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Cablegate: Rule of Law -- Prosecutors Get Close Look at U.S.

VZCZCXRO8084
OO RUEHCHI RUEHCN RUEHDT RUEHHM
DE RUEHJA #3182/01 3200853
ZNR UUUUU ZZH
O 160853Z NOV 07
FM AMEMBASSY JAKARTA
TO RUEHC/SECSTATE WASHDC IMMEDIATE 7084
INFO RUEHZS/ASSOCIATION OF SOUTHEAST ASIAN NATIONS PRIORITY
RUEHBY/AMEMBASSY CANBERRA 1585
RUEHKO/AMEMBASSY TOKYO 1131
RUEHWL/AMEMBASSY WELLINGTON 2029
RHEHNSC/NSC WASHDC
RUEAWJB/DEPT OF JUSTICE WASHDC
RUEAIIA/CIA WASHDC
RUEATRS/DEPT OF TREASURY WASHDC

UNCLAS SECTION 01 OF 02 JAKARTA 003182

SIPDIS

AIDAC
SENSITIVE
SIPDIS

DEPT FOR EAP, EAP/MTS, S/CT, INR/EAP, INL FOR BOULDIN
DOJ FOR AAG SWARTZ, OPDAT FOR LEHMANN/ALEXANDRE/JOHNSON
DOJ/CTS FOR MULLANEY, ST HILAIRE
FBI FOR ETTUI/SSA ROTH
NSC FOR EPHU
NCTC

E.O. 12958: N/A
TAGS: PREL KJUS PGOV PTER ID
SUBJECT: RULE OF LAW -- PROSECUTORS GET CLOSE LOOK AT U.S.
JUDICIAL SYSTEM

REF: A. JAKARTA 2852

B. JAKARTA 2797
C. JAKARTA 2496
D. JAKARTA 2346
E. JAKARTA 2101
F. JAKARTA 1410
G. JAKARTA 827

1. (U) This message is Sensitive but Unclassified -- Please
handle accordingly.

2. (SBU) SUMMARY: Accompanied by poloff and DOJ/OPDAT, 11
Indonesian prosecutors from a key task force participated in
a November study visit to the U.S. The USG-funded program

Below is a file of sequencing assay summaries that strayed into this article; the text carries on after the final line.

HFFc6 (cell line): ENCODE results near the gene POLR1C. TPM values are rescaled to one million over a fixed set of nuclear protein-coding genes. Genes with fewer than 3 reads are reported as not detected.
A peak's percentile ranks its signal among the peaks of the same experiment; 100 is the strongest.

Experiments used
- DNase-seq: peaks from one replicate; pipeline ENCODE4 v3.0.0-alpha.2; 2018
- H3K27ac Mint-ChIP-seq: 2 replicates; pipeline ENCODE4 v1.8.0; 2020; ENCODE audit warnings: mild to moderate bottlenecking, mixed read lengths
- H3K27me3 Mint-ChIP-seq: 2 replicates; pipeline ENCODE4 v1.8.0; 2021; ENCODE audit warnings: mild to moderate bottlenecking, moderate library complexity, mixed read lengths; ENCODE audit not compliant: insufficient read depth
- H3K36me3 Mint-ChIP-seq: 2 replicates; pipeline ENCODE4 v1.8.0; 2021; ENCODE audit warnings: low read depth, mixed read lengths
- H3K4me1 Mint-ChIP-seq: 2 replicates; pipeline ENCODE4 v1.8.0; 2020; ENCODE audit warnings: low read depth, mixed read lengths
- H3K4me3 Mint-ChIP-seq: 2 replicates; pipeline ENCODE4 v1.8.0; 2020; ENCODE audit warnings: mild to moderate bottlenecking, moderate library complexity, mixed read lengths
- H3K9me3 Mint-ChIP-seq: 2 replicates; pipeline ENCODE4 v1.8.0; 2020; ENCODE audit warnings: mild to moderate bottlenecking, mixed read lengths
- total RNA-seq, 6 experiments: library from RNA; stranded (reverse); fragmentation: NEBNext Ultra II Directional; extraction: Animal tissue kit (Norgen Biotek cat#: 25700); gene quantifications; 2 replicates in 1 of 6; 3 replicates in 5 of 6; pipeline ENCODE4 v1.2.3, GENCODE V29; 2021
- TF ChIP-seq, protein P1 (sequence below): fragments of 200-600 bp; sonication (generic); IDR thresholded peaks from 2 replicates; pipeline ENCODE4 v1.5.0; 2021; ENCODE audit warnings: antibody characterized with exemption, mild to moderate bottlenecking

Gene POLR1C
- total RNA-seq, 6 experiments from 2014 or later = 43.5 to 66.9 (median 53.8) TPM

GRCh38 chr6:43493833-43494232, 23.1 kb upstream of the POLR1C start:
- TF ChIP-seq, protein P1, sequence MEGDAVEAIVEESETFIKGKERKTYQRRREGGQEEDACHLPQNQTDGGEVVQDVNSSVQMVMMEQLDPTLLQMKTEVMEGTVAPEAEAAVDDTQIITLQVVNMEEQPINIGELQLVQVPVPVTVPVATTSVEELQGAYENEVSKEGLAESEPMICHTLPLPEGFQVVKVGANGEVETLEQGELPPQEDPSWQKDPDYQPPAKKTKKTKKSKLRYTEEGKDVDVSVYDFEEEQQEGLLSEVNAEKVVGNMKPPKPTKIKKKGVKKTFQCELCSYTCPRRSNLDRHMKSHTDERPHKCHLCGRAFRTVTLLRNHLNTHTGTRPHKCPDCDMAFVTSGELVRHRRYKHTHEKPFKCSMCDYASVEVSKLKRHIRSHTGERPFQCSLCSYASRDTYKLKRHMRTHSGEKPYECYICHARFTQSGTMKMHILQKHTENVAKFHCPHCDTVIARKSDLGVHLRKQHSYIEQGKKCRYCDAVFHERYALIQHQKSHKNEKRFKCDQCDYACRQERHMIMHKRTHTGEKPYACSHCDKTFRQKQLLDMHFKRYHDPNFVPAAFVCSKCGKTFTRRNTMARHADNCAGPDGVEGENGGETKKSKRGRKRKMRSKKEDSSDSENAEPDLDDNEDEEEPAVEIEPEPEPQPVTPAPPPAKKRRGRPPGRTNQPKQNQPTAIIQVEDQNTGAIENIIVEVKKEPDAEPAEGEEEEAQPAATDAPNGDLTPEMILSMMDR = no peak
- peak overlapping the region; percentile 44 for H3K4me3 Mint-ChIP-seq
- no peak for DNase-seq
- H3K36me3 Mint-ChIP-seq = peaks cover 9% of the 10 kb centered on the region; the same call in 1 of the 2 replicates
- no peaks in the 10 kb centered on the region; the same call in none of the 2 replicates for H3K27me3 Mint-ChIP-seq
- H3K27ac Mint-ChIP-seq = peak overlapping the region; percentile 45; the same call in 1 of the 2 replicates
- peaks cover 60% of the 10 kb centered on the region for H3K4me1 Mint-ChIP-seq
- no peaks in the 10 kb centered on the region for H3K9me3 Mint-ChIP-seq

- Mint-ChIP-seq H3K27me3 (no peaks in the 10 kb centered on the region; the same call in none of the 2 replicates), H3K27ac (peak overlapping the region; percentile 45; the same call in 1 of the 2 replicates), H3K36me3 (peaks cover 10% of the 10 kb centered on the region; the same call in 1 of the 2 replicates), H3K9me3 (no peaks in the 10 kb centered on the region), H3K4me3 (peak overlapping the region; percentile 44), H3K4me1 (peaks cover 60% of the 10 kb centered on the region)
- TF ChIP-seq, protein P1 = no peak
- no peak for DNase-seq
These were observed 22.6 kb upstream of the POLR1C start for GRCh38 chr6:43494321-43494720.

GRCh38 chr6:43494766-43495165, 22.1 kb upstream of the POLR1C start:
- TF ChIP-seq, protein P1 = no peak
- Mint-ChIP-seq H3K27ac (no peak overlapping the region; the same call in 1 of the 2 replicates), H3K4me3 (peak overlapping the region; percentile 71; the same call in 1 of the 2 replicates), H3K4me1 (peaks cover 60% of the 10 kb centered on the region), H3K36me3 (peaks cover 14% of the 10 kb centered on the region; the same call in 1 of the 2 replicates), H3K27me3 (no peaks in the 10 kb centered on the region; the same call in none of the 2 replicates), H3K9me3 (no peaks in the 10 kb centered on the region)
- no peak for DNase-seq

gave the participants both a broad understanding of the U.S.
criminal justice system as well as a more detailed look at
how terrorism and other matters are investigated and
prosecuted in the U.S. Task Force members were impressed by
the focus of the USG on interagency coordination. They also
showed great interest in the adversarial court system, which
Indonesia is currently examining as a model. END SUMMARY.

ASSISTING A KEY TASK FORCE

3. (SBU) As part of its rule of law focus, Mission continues
to try to build the capacity of Indonesian prosecutors. The
second of two groups from the Attorney General's Task Force
on Terrorism and Transnational Crime participated in a
comparative study visit to the United States October
31-November 9 (ref F). Created in 2006 with USG support, the
Task Force is an elite group of prosecutors who are
commissioned to handle high-profile cases involving
terrorism, money laundering, trafficking in persons,
cybercrime and intellectual property rights (ref B).

4. (SBU) Barely one year old, the Task Force has already
brought a slew of major cases to trial, winning convictions
against 20 terrorists involved in a series of violent attacks
in Poso, Central Sulawesi (refs E and G), and in several
human trafficking cases. The Task Force is currently
prosecuting 20 Jemaah Islamiyah (JI)-linked terrorists (refs
A and D) and is preparing cases against key JI leaders Abu
Dujana and Zarkasih (ref G). The delegation was led by
newly-appointed Task Force Deputy Chief Soedibyo (one name
only) and included prosecutors working on each of the cases
cited above.

5. (SBU) The study visit was jointly funded from a $100,000
FY-06 NADR grant from S/CT and DOJ's Office of Overseas
Prosecutorial Development, Assistance and Training (OPDAT) in
Washington DC. The program included courtroom observations
and meetings with DOJ and other USG officials in Tucson,
Miami and Washington DC. Major themes included the
adversarial nature of court proceedings in the United States,
interagency coordination and witness/victim services. The
group was accompanied by the DOJ Resident Legal Advisor (RLA)
at Post, a DOJ/OPDAT Program Analyst and poloff.